In 2017, the Arkansas legislature approved a new Medicaid program: Provider-Led Arkansas Shared Savings Entities (PASSEs). The purpose was to implement a managed care program, which is basically a private insurance company funded by Medicaid, which is the state-funded insurance program for individuals with low income or disabilities. That means our legislature and governor took public funds that were otherwise used to pay for health care, and they instead used it to fund four private companies in order to pay for the same health care.

The upside for the State has been that the new program’s budget is a predictable lump sum each month regardless of how much care the beneficiaries need. This is possible because the PASSEs are now responsible for individual medical bills, not the state.  Meanwhile, the PASSEs make money when those medical bills are less than expected for a given month.  Their profits are driven by not spending the full lump sum.  Consequently, the proposed upside for the beneficiary is the care coordinator, which is a PASSE employee who drafts a comprehensive plan to make sure that every medical need is covered.  Think of it as a customized insurance policy.

Throughout 2018, the PASSEs were still in “Phase I,” which meant they had yet to take over any responsibility for paying the bills or managing care. Their only job was to develop the necessary infrastructure to do so when the time came. Initially there were four of them: Arkansas Total Care, Summit Community Care, Empower Healthcare Solutions, and ForeverCare.

The PASSEs were expected to begin “Phase II” and assume full responsibility on March 1, 2019. In the months before that, ForeverCare informed DHS that they were not ready. They needed more time. Nevertheless, the deadline remained, and on January 16, 2019, ForeverCare dropped out.

When Phase II began on March 1, ForeverCare seemed prophetic. Before the program had been in existence for a full quarter, public outcry had gotten so intense that legislators were threatening to do away with the entire concept.  We had a client who drove his child to Little Rock (90 miles each way) twice a week because the local therapists all closed after not receiving payment from the PASSEs. That was a mere six weeks after the PASSEs took over.

In the months since, DHS and the PASSEs claim things have improved. However, it is difficult to know whether that is true or if the beneficiaries have simply resigned themselves to a new normal. After all, the terms of their contracts incentivize a lack of transparency. The monthly payment does not account for any profit, so a PASSE only makes money by denying a service that DHS envisioned paying.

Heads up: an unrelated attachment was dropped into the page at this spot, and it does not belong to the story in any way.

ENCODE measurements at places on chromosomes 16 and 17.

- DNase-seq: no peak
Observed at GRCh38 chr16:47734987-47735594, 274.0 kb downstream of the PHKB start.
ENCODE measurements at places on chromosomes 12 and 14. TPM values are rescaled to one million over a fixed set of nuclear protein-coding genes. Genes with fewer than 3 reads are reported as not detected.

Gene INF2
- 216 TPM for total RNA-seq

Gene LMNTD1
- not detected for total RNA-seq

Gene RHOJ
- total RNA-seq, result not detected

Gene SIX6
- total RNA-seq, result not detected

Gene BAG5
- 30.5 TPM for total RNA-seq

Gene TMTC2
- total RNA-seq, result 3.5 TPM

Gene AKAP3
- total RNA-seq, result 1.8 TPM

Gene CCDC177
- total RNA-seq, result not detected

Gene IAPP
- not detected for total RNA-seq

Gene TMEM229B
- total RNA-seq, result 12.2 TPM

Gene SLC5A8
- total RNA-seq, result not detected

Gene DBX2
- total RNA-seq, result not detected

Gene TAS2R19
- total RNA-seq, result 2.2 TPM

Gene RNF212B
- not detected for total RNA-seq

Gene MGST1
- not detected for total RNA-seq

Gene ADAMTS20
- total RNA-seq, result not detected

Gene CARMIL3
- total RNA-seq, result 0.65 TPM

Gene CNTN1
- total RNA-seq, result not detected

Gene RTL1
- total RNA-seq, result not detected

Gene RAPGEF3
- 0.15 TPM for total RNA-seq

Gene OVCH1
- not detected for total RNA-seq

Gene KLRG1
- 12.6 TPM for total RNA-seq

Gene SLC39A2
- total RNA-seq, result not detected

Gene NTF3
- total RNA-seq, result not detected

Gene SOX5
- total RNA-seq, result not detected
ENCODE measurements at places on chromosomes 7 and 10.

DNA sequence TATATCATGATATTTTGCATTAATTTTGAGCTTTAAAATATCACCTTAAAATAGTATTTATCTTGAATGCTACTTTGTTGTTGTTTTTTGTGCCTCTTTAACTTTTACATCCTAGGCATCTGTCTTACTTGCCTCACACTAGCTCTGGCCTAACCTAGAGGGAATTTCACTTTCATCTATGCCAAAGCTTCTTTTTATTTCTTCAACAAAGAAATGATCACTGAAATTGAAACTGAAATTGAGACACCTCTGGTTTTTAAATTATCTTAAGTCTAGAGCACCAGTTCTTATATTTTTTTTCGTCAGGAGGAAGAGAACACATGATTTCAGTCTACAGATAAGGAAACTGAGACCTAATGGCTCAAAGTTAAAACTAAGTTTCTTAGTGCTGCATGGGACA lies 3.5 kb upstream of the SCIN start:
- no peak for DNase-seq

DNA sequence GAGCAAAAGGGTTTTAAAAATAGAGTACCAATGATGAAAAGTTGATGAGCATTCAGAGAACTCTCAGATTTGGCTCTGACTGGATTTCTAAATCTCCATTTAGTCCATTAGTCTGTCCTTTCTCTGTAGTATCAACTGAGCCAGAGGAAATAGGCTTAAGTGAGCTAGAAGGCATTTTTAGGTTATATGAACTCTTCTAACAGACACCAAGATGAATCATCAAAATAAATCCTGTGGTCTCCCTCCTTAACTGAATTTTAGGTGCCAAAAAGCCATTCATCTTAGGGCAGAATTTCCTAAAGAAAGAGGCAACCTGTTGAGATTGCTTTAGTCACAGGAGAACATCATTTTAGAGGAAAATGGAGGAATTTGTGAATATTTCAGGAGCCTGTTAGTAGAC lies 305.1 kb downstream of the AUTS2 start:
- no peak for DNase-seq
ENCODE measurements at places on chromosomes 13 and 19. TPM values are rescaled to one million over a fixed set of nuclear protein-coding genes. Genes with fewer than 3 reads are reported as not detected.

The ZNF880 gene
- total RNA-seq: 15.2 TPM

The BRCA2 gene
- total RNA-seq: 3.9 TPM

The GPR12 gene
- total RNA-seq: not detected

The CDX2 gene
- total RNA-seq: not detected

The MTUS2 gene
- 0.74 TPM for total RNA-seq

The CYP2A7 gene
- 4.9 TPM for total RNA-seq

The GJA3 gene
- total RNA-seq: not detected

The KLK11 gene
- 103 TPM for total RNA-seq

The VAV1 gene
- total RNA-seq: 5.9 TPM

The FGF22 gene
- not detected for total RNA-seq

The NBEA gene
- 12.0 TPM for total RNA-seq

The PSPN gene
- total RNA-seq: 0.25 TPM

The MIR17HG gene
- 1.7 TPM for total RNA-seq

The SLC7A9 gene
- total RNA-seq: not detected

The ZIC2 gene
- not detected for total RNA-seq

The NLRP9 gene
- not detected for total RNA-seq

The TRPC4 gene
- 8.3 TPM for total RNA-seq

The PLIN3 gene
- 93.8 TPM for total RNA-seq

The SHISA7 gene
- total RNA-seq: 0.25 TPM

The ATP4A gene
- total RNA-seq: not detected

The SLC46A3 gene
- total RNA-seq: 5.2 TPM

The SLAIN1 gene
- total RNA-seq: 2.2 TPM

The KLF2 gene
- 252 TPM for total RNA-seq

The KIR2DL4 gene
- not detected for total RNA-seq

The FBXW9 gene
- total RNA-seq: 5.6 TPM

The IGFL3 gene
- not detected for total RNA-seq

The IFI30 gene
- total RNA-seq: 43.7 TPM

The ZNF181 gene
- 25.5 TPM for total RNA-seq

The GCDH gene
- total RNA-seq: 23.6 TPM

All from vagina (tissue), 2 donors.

For example, the PASSE will be fined if grievances are not resolved according to their policies. However, the grievances only count if they are filed through the PASSEs themselves, and the PASSEs are responsible for reporting their own grievances to DHS.  We have requested those reports, and the results are in the chart below.

 

PASSE Name

March – June July – September  

Total Appeals

Total Complaints
Appeals Complaints Appeals Complaints
AR Total Care 2 5 21 10 7 31
Summit Community Care  

5

 

12

 

3

 

5

 

8

 

17

Empower Healthcare Solutions  

 

106

 

 

112

 

 

49

 

 

83

 

 

155

 

 

195

We’ve had a client who filed 14 complaints in August, and they weren’t to Empower.

That client had to wait six months for the PASSE to acknowledge a prescription. In that time, she had gone through three care coordinators and still did not have an approved plan of care. For six months, her family paid for the necessary item out of their own pockets.

Over the summer, a different client encountered legal problems due to his untreated mental illness. What he needed was therapy. Instead he was sent to jail. We intervened because the prosecutor knew he didn’t belong in jail, but the prosecutor didn’t know how to find another option for him.

We tried to enroll in a PASSE. According to the PASSE Medicaid Manual, enrollment in a PASSE is supposed to be automatic once you are determined eligible based on an independent assessment. It had been months since he was assessed and found eligible. We were told that he had to receive a waiver slot before he could be approved for a PASSE. At that time, he was still on the wait list, a status that notoriously takes several years to change. After consistent advocacy from multiple DRA staff, he was granted an emergency slot. Then we were told that he had to find a provider, while sitting in jail, before he could enroll in a PASSE, an entity responsible for reaching out to providers on his behalf.

Eventually a provider stepped up, and he was able to leave the jail. However, moving into that provider’s facility cancelled his PASSE eligibility. Not long after that, his family moved him out of state to receive care.

Those are merely a few stories that we know about. We’re certain there are countless others. The PASSE contracts have quality assurance measures. However, those measures depend on the PASSEs disclosing their own behavior, which means the health care for thousands of Arkansans is depending on the honor system. There are penalties if the PASSEs underreport or submit false documents, but that assumes the state has a mechanism to know whether the PASSEs are reporting accurate information and adequate staff to investigate the real numbers.

At one time, the General Assembly was considering a return to the old model. We cannot know whether that is the best choice, but we don’t have to know much to acknowledge a desperate need for accountability. Lives are on the line.

Mitchell Harlan is an advocate with Disability Rights Arkansas. Email him at mharlan@disabilityrightsar.org.